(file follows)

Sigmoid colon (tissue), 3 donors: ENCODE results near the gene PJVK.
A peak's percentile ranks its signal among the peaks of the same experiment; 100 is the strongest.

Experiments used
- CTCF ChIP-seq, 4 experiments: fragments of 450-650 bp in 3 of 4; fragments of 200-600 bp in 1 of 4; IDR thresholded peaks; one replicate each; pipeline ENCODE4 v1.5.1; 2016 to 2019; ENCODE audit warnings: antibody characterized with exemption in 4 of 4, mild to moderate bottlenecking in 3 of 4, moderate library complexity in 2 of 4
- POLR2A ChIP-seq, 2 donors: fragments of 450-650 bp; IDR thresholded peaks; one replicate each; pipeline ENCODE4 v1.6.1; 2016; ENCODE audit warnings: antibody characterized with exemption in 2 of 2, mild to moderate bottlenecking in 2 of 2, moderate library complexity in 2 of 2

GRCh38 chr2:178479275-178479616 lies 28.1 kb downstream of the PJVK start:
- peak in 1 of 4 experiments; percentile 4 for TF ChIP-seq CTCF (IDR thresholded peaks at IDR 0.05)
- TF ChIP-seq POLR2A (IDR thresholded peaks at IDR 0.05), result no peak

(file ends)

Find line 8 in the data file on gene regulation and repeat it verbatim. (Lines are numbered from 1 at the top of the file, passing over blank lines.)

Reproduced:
- TF ChIP-seq POLR2A (IDR thresholded peaks at IDR 0.05), result no peak